Dec | 5
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Running Tips

Key Workout: Interval Pyramid

Pyramid workouts are tough but more mentally engaging than just doing the same interval distance over and over again. Named for the ascent (and corresponding descent) in distance, this workout offers a good mix of short and long intervals, which you can do a few ways.

Here’s the base workout, and then the variations: 200m, 400m, 600m, 800m, 1000m, 800m, 600m, 400m, 200m

ALL AT RACE PACE

No matter what distance you’re training for, if you’re working on finding your race pace and sticking to it, this workout gives you a lot of chances to practice nailing that pace, and testing your ability to stick to it even when you have more energy (that first 200m) or you’re running out of gas (that last 400 will hurt). This is a great option for runners who tend to start too fast to practice being consistent.

FINISHING FASTER

In this variation, you can use the first half of the pyramid to practice your race pace, then increase your speed as the interval distance decreases, which mimics pushing hard at the end of a race when your legs are feeling fatigued.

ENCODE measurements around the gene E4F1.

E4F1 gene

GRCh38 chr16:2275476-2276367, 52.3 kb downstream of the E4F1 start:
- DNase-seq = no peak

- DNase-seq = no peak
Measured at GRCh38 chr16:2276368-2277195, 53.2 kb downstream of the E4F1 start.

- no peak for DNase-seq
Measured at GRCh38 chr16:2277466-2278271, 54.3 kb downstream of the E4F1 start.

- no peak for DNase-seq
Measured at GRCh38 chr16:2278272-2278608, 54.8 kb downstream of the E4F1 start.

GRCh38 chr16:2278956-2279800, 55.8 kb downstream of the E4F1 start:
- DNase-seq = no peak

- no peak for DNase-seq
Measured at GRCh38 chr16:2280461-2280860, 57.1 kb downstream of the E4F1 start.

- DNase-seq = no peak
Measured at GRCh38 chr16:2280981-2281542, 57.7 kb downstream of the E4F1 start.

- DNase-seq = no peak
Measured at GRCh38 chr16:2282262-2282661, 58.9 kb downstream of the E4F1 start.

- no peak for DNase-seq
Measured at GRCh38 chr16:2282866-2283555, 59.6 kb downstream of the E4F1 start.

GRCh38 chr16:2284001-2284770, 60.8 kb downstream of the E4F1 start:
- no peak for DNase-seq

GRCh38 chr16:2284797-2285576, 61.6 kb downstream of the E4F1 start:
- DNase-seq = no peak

All faster than race pace: Feeling like you’ve nailed your last few track workouts? Try doing this workout as a nearly all-out effort. Try doing the 200m – 800m intervals at sub-mile pace, and hit your 1000m interval right at your PR mile pace (if you don’t have a mile time from the last 6 months, we recommend doing a mile time-trial to find your current speed). On the “downhill” intervals, just try to hang on to that sub-mile pace. Done right, it will be pretty tough to do so.

For all workouts, we prescribe active recovery for the same time as you spent running the interval. If you’re up for a challenge, try cutting your recovery time to half the interval time.

There’s no doubt this is a tough workout, but it’s one of our favorites. There’s just something about finishing that longest interval and knowing that the lung-busting, leg-burning work is on its way down. Finishing that last 200m interval strong, with quick turnover and arms pumping is a huge confidence booster and a great way to gain strength that translates to the rest of your running.

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